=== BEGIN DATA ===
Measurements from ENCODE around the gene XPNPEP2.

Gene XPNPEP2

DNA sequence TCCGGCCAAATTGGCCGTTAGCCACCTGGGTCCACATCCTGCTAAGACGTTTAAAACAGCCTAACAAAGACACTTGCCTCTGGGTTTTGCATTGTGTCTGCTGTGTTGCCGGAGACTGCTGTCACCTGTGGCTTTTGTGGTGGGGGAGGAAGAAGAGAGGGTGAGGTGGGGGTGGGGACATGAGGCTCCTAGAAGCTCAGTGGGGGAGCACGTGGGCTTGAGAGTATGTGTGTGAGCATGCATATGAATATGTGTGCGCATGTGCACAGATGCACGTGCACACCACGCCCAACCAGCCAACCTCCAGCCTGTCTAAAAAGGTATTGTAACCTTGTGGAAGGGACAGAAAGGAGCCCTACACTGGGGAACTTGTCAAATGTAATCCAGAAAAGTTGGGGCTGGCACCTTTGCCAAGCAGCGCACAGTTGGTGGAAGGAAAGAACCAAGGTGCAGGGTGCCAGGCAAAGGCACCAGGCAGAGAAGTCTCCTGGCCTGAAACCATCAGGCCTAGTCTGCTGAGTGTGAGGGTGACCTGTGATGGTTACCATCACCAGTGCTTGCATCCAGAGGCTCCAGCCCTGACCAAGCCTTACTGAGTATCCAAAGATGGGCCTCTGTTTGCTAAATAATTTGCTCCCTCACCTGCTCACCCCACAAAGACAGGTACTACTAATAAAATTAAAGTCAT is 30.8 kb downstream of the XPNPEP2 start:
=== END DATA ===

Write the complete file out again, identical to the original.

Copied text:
Measurements from ENCODE around the gene XPNPEP2.

Gene XPNPEP2

DNA sequence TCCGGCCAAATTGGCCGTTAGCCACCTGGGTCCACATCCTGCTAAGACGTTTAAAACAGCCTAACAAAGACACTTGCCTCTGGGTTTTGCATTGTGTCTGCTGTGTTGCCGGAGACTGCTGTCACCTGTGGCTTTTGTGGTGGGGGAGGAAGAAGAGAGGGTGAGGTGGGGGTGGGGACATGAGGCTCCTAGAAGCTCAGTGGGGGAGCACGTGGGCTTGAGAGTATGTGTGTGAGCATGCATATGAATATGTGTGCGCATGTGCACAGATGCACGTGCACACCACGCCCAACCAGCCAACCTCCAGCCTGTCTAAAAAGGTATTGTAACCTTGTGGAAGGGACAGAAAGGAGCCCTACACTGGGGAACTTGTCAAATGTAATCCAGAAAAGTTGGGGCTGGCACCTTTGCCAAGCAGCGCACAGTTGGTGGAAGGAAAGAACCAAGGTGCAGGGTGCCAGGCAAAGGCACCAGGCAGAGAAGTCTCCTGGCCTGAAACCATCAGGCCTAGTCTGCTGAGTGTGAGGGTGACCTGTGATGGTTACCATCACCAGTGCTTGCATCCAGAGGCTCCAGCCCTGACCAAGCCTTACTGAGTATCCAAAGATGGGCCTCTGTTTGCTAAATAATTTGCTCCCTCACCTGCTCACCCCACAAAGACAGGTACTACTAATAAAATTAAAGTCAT is 30.8 kb downstream of the XPNPEP2 start: